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reese@illinois.edu May 4, 2018 2:47 pm

We are George Reese, Michael McKelvey, and Beth Kirchgesner from the Office for Mathematics, Science, & Technology Education (MSTE) in the College of Education. Our office, along with an advisory group of stakeholders from around the Urbana University, built the Public Engagement Portal (PE Portal) in 2008.  It now contains 10 years of data on public engagement activities at the University of Illinois at Urbana-Champaign. In collaboration with the System Offices, we have expanded the PE Portal system to also support Chicago, Springfield, and the System Offices. This System-wide database has been especially useful in reporting the many engagement activities with Chicago Public Schools, as well as communicating University public engagement efforts to external stakeholders, such as Illinois legislators.

The Public Engagement Taskforce Report mentions that one of the challenges and concerns is “Communication or lack of knowledge of who is doing what on campus”. One objective of the PE Portal is to provide the most comprehensive database of Public Engagement programs, events, and resources.

PE Portal data confirms that every College engages with the public in a variety of ways. Over the last ten years, we have recorded and archived 28,328 programs, events, and resources for the Urbana University. This data can be parsed in many ways that could be useful to the Taskforce.  Additionally, the PE Portal’s list of over 1,800 external stakeholders may be useful for responding to the Structure and Communication Recommendations in the Public Engagement Taskforce report. In the future, this data may help facilitate better communication of engagement activities, in line with Communication Recommendations #4 & #5.

Based on our experience, we would also like to share some relevant lessons learned:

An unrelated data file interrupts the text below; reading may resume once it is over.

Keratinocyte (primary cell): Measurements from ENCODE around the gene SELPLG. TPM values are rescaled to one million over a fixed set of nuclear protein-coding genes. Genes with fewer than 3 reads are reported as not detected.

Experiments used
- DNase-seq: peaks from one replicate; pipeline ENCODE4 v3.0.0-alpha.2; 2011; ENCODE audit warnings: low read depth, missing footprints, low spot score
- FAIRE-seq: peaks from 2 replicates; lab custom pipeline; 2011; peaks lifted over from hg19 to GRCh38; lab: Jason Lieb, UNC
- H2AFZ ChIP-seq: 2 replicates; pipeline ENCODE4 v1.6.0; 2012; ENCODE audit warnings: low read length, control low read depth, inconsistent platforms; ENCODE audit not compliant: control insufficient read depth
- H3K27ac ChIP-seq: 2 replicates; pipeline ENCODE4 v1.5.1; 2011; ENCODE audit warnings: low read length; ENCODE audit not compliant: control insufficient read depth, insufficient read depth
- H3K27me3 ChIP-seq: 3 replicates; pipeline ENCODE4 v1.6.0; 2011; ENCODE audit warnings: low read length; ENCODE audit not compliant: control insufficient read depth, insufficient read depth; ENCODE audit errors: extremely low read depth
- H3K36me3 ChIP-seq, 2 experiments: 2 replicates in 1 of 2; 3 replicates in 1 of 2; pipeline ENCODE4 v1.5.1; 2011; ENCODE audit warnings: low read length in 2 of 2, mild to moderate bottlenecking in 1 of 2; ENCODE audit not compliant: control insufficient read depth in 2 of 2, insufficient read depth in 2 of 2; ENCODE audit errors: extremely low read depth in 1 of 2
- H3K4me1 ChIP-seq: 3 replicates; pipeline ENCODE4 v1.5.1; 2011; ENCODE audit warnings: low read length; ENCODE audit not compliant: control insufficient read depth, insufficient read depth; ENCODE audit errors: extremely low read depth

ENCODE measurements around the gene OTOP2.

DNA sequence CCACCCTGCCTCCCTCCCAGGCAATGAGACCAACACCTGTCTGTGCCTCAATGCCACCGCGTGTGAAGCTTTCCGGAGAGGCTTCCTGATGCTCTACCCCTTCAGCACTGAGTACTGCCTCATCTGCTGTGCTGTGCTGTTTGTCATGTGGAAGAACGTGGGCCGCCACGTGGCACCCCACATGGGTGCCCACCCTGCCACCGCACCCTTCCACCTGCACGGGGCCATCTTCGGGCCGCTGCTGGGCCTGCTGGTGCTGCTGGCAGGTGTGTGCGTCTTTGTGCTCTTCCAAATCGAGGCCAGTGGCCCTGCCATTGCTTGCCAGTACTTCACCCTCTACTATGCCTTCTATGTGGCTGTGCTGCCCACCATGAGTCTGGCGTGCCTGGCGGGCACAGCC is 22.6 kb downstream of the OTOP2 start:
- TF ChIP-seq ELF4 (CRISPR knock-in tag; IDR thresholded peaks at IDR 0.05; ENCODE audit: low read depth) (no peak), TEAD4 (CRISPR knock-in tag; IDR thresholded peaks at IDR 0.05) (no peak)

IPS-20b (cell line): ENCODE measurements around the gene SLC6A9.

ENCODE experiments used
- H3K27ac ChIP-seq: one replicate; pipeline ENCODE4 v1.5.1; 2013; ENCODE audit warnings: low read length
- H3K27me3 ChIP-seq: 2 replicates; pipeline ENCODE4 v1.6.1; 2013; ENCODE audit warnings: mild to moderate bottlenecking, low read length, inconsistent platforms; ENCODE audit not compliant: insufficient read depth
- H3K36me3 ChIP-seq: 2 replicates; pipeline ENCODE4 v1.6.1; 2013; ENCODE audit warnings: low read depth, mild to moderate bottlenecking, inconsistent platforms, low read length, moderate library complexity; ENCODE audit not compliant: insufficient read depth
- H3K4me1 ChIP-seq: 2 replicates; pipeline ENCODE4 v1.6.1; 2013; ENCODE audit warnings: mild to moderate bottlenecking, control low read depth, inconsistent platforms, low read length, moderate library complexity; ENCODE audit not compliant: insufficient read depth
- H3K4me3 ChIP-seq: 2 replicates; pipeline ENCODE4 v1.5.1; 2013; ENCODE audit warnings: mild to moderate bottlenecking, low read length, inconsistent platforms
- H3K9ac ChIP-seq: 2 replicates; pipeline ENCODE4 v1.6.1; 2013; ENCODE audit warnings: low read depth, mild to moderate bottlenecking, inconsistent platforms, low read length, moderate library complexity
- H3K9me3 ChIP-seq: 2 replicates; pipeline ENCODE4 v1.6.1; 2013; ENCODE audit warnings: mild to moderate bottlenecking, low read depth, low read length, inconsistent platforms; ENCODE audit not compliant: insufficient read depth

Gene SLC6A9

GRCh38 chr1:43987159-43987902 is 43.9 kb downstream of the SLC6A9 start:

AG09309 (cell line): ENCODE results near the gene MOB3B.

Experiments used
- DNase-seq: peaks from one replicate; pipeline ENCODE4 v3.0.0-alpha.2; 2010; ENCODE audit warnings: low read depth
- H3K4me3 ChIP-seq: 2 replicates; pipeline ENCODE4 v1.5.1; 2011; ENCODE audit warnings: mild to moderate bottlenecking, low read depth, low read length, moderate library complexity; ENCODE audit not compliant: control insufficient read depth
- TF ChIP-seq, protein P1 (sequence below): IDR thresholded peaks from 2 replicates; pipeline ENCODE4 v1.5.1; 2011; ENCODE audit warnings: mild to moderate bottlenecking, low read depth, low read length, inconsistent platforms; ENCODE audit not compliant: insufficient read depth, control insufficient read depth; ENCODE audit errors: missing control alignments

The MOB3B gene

• While there was an Office of Public Engagement, their advocacy for public engagement and communication with units was very helpful in gathering, presenting, and archiving public engagement information.
  • Interactions with external PE Portal users indicate that there is a need for a community liaison to meet and dialogue with local businesses, schools, and civic organizations to facilitate mutual engagement.
  • University-wide data acquisition and annotation is more complex than it may initially appear. It requires patience, collaboration, commitment to detail, and some financial investment to be able to accurately track and present engagement activities. Two facets are essential: 1) to minimize the “ask” to researchers, instructors, and other outreach providers so as not to burden them with additional responsibilities for reporting and presenting engagement information, and 2) provide a mechanism to allow those outreach providers to maintain control over their information.

Thank you for considering our input. We welcome requests for additional information and hope that the Taskforce will make use of the PE Portal to inform its planning and decision-making.

Reply to reese@illinois.edu at 2:47 pm
v-faurie@illinois.edu Apr 9, 2018 11:04 am

This is a general recommendation for the entire strategic planning process: Once all the strategic priorities are determined, I hope there will be deliberate next steps that include the development of corresponding and comprehensive marketing and communications plans and advancement plans. Such support plans would help ensure successful outcomes.

Reply to v-faurie@illinois.edu at 11:04 am
jbl@illinois.edu Apr 3, 2018 10:02 am

At a recent Budget Town Hall Provost Cangellaris talked about public engagement in the context of UI Extension efforts. While it is true that we all want to move what it means to be a Land Grant University into the current century, I don't think public engagement should fly under such a tired banner as the extension model. Your group does a good job of detailing all the points of contact that make a more modern conceptualization of public engagement, however, I hope that your efforts are not restricted in the popular mindset to old conceptions of siloed branches with delegated responsibility for handling the public. Public engagement should be taken on as part of everyone's "job," from the secretary answering a call to the department head engaging the tenure process. Whatever initiatives result from this recent strategic planning effort, it may be worth pushing for explicit internal messaging (and related delivery efforts) that helps our own people to better understand collective goals as they are intended. As the leaders for the Public Engagement strategic focus area, it may be appropriate to include specific language that acknowledges the communication challenges of delivering an effective call for refocussing, and to set an example for others in the hope that this time our many efforts yield more thorough results. Thank you for your time.

Reply to jbl@illinois.edu at 10:02 am

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